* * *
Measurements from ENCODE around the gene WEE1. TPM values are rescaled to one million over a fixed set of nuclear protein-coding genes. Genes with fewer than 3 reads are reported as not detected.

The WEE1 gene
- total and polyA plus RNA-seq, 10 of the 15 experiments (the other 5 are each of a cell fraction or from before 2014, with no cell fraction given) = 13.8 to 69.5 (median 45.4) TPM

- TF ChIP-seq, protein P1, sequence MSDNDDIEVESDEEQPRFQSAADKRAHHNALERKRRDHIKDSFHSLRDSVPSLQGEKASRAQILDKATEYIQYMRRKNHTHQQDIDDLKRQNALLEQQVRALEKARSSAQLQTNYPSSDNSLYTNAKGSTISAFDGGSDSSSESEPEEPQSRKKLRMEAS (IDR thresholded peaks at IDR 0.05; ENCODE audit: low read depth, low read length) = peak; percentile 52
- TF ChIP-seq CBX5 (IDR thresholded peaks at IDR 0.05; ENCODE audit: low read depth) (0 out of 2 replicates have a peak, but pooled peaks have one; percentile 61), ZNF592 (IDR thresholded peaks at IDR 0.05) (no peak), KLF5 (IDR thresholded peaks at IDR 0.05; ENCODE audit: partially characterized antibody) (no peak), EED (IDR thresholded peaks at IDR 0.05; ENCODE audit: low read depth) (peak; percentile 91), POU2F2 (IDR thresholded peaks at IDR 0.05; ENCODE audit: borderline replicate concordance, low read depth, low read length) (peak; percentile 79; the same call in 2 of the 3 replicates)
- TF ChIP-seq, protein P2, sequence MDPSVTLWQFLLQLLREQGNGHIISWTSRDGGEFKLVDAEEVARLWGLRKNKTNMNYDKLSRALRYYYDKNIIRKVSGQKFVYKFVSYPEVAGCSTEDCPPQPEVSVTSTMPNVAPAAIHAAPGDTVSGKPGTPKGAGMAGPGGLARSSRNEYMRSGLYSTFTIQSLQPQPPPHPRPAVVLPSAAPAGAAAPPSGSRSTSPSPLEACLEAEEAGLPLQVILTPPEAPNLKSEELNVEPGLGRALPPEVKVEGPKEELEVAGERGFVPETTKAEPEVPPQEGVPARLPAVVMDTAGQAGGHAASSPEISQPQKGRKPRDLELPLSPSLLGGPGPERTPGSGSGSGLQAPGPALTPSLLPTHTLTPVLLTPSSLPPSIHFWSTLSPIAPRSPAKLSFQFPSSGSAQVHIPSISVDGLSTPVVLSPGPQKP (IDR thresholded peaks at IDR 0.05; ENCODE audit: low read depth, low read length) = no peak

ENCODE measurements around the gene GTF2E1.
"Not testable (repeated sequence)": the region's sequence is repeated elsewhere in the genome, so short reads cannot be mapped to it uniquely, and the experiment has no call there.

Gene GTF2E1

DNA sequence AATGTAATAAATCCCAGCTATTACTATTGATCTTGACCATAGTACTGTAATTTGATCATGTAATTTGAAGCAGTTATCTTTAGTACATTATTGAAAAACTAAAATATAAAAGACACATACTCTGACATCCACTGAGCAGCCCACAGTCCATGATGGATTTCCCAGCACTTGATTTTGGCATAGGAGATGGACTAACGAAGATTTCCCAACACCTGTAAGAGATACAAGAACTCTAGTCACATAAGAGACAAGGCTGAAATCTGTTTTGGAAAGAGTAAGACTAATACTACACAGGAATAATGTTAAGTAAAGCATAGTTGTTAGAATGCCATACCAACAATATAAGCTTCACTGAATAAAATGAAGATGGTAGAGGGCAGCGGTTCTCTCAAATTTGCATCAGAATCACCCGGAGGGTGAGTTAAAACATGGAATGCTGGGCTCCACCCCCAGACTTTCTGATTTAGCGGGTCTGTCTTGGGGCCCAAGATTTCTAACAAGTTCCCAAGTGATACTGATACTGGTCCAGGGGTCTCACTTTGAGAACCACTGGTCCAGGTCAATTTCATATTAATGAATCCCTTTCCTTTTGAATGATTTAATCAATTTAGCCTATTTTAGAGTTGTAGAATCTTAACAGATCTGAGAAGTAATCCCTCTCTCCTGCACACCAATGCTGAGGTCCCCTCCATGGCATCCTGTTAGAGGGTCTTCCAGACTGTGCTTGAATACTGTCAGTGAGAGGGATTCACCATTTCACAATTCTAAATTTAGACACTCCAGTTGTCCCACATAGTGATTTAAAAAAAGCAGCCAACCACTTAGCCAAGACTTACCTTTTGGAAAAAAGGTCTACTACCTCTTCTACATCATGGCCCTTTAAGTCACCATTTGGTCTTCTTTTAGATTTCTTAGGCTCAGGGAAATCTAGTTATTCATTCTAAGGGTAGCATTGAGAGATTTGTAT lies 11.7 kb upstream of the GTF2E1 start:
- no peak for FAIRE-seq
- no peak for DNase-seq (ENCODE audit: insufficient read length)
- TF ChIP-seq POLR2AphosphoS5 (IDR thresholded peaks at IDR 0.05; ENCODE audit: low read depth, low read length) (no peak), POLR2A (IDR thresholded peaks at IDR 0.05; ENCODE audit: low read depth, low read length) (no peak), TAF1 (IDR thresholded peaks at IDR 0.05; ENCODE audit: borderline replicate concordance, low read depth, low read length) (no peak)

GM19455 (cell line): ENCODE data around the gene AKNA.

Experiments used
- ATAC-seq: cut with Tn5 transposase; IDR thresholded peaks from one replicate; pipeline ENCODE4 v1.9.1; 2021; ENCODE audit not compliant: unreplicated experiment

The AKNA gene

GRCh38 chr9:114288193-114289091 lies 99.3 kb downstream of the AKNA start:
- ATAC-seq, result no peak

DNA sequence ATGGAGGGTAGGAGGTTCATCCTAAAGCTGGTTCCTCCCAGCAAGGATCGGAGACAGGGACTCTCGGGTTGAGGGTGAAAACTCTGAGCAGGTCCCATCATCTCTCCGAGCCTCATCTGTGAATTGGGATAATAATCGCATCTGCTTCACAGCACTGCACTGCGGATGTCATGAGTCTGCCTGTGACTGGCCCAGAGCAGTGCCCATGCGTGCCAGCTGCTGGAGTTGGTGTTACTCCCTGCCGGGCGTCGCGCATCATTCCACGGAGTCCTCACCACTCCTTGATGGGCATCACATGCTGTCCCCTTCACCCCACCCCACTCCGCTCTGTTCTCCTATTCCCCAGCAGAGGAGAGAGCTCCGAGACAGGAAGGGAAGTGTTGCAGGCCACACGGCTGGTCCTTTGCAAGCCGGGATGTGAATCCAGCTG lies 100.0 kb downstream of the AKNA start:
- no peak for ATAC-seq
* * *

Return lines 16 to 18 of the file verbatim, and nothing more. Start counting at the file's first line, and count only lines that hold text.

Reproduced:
- ATAC-seq: cut with Tn5 transposase; IDR thresholded peaks from one replicate; pipeline ENCODE4 v1.9.1; 2021; ENCODE audit not compliant: unreplicated experiment

The AKNA gene

GRCh38 chr9:114288193-114289091 lies 99.3 kb downstream of the AKNA start: